NFL ratings are down this year: here is why

NFL television ratings have decreased during the first half of the 2016 season.

Nielsen television ratings have shown nearly a 10 percent loss in viewers over the first quarter of this year’s NFL season compared to previous years.

Some have chalked up the decrease in football ratings to the presidential election, where marginal sports fans have sacrificed watching NFL games to tune in to the pre-election theatrics.

One Seton Hall University poll even ridiculously suggested that players protesting the national anthem has driven fans away from the league.

The anthem is never televised, save for major exceptions like the Super Bowl.

Thus it cannot be the only factor that is driving away one-tenth of the league’s viewers.

The league’s ratings are suffering this year because the level of play is poor, the NFL is struggling to find marketable star players and because the NFL has rules in place to make the game less enjoyable to players and fans.

Notable players such as Peyton Manning have retired, and there are no young stars in the league who are as marketable to non-sports fanatics.

Some companies are even turning to retired NFL players to market their products because of the lack of young star players in the league today.

One of these young stars, Houston defensive tackle JJ Watt, was injured early in the season, which will force him to miss the remainder of the 2016 season.

Watt is one of the only players of note on the Houston Texans, and his injury makes it harder for the organization and the league to market the team.

The best teams in the NFL have all had to overcome injuries or suspensions to star players.

While teams are able to adjust and adapt, losing these players has done more damage to the league and their ratings.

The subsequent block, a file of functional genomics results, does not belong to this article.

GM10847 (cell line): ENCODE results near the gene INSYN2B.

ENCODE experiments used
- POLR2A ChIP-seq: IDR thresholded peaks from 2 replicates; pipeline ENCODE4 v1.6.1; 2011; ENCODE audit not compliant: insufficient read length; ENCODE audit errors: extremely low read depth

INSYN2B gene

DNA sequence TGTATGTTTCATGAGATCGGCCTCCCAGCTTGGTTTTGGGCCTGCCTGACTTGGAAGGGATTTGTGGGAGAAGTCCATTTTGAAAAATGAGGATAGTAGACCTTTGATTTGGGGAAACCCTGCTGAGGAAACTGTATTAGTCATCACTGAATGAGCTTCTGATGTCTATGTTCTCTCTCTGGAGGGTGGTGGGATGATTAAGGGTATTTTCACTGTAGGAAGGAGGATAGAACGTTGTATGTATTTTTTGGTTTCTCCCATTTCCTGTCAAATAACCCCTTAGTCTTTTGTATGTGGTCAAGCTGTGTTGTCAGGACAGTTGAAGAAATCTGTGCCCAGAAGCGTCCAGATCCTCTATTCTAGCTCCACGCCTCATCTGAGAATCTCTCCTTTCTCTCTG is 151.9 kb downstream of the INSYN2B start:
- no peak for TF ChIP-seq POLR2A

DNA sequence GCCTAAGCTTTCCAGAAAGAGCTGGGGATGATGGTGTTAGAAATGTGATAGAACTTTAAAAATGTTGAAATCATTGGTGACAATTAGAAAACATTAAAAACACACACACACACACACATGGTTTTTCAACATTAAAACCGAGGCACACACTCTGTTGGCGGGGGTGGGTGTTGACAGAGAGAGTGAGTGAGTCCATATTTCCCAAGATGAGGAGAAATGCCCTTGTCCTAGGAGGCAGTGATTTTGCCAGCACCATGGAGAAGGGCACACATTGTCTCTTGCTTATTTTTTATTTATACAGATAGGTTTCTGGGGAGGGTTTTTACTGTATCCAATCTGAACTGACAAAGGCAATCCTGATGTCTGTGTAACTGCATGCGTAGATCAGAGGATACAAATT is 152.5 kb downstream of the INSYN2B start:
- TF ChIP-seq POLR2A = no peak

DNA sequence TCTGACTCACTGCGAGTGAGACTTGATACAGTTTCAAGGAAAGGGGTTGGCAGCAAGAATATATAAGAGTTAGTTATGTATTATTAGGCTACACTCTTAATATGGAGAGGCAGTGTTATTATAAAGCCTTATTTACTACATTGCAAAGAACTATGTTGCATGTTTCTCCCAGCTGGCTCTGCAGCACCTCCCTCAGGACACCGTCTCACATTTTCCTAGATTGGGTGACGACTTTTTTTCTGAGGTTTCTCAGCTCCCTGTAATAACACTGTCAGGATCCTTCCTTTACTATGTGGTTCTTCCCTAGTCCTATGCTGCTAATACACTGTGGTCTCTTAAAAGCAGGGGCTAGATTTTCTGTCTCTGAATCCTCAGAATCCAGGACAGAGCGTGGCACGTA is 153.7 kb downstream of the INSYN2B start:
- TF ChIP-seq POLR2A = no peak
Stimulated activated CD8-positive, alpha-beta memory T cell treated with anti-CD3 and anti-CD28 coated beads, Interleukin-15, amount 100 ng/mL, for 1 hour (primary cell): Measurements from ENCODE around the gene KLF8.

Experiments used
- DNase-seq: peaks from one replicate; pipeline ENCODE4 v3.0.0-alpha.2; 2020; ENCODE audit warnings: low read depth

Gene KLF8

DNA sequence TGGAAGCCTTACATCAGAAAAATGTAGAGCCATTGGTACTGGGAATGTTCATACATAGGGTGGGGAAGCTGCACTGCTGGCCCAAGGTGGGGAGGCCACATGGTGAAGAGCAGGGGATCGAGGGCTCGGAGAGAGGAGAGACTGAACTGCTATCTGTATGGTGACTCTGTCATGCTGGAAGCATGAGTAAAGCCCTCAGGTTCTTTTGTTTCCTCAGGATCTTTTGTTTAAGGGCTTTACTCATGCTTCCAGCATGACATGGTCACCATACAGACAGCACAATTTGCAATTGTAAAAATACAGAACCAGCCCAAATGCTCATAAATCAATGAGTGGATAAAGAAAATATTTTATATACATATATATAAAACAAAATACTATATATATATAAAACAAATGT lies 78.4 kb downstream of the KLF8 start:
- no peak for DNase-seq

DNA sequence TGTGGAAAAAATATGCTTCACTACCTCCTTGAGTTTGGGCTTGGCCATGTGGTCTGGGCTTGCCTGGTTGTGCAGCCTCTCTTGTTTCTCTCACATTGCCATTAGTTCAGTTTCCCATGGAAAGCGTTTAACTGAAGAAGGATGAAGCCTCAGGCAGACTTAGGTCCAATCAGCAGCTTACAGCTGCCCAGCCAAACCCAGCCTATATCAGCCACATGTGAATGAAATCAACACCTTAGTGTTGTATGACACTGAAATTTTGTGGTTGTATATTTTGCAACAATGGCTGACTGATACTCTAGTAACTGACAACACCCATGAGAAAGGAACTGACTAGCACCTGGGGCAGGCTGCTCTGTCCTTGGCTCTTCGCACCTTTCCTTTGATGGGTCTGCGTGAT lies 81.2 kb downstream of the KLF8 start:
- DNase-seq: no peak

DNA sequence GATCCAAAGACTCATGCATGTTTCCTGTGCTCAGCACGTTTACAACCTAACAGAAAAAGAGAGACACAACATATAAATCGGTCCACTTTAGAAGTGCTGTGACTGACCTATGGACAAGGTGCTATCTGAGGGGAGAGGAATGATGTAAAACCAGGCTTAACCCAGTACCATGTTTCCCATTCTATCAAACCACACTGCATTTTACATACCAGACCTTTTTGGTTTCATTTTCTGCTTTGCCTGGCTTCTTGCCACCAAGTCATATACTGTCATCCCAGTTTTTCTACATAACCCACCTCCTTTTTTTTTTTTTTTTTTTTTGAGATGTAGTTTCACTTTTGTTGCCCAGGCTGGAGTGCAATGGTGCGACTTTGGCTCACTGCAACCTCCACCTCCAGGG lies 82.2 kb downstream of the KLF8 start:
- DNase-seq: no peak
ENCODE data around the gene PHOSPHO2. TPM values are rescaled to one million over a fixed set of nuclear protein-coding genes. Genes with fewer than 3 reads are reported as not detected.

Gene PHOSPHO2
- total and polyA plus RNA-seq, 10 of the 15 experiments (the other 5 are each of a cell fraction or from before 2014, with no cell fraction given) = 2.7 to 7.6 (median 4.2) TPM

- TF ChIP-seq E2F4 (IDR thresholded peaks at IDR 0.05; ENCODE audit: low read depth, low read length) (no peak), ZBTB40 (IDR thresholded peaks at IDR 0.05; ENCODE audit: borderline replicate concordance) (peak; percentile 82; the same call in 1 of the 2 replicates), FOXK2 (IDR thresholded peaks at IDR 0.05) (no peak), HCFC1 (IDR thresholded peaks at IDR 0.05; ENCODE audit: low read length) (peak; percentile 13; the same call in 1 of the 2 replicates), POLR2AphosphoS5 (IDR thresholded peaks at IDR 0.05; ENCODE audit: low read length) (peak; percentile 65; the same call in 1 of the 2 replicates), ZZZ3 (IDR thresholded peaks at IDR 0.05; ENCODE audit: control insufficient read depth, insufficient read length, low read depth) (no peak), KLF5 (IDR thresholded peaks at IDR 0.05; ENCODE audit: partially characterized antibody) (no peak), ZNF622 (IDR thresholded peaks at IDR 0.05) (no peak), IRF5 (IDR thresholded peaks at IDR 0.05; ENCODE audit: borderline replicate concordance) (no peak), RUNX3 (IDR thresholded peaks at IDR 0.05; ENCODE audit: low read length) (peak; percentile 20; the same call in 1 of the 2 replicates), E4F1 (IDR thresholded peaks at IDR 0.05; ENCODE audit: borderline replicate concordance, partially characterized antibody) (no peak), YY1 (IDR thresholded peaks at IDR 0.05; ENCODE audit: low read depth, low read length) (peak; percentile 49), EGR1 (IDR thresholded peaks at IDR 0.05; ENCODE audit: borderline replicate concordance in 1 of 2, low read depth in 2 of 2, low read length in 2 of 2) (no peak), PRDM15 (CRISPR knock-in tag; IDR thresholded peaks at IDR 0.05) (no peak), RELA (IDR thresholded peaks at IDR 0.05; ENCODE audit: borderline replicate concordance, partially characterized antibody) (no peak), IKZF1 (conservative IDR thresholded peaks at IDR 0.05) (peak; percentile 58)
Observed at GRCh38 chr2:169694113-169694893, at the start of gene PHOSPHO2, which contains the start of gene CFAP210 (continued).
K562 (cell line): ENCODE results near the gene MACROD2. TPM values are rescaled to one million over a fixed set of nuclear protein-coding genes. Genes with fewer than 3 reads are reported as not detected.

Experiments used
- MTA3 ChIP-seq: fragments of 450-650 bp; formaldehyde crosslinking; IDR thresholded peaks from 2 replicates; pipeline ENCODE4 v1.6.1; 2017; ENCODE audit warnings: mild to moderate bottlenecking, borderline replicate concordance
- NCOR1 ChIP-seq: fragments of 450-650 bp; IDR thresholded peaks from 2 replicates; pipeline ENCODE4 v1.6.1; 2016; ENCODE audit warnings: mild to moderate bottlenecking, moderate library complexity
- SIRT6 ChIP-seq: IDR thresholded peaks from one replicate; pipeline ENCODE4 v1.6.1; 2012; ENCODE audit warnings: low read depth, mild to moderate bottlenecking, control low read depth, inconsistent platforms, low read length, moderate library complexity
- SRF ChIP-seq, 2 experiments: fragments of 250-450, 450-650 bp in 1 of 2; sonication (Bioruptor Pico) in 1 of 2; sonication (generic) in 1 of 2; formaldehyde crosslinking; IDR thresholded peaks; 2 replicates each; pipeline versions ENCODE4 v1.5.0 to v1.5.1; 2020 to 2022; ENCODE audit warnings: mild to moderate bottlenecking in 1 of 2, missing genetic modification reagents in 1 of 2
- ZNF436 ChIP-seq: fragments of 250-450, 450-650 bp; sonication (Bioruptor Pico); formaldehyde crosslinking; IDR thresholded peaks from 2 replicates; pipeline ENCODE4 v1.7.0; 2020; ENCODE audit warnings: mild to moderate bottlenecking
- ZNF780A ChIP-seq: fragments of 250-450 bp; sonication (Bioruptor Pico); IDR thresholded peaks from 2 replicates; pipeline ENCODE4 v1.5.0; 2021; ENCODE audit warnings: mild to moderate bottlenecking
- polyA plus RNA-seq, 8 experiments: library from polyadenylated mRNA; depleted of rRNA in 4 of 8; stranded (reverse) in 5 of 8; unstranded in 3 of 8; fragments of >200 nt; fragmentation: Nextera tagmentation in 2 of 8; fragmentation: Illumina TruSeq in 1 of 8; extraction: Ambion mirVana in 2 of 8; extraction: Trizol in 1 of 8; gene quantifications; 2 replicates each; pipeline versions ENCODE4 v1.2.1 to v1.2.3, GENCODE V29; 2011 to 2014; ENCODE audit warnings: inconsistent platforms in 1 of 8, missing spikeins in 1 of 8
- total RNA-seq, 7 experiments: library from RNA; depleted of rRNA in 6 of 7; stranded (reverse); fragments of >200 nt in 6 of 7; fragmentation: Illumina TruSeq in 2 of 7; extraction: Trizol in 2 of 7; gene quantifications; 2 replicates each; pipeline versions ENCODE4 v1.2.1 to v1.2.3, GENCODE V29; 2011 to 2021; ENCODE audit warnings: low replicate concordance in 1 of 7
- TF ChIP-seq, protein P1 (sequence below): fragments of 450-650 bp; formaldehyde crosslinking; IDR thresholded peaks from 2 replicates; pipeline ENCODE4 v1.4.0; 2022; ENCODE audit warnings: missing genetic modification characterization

The New England Patriots overcame Tom Brady’s four-game suspension in the beginning of the season, as they were able to win games with a cycle of young, relatively obscure quarterbacks.

The Minnesota Vikings were the last undefeated team in the NFL, even after they lost former MVP running back Adrian Peterson and franchise quarter-back Teddy Bridgewater.

Both of these players suffered season ending injuries before the end of September.

The Dallas Cowboys have won six straight games led by their backup quarterback Dak Prescott, who replaced often-injured quarterback Tony Romo.

These teams are overcoming the absences of star players and winning on the field.

However, the NFL has not recovered like these teams have. It is hard to generate interest in your league if your most notable players aren’t on the field.

It could also be argued that interest in the NFL is down this year because of the NFL’s awful public image.

There was controversy early in the season when New York Giants kicker Josh Brown was suspended for only one game for a domestic violence incident.

League rules mandate a six-game suspension for a first offense, which led many to ask why Brown got off easily.

The league has also come under scrutiny for asinine rules violations, such as giving out large fines for uniform violations — like wearing a custom pair of cleats — and for penalizing players for celebrating after a big play is over.

The NFL can’t afford to keep up these policies unless they want to continue to drive fans away.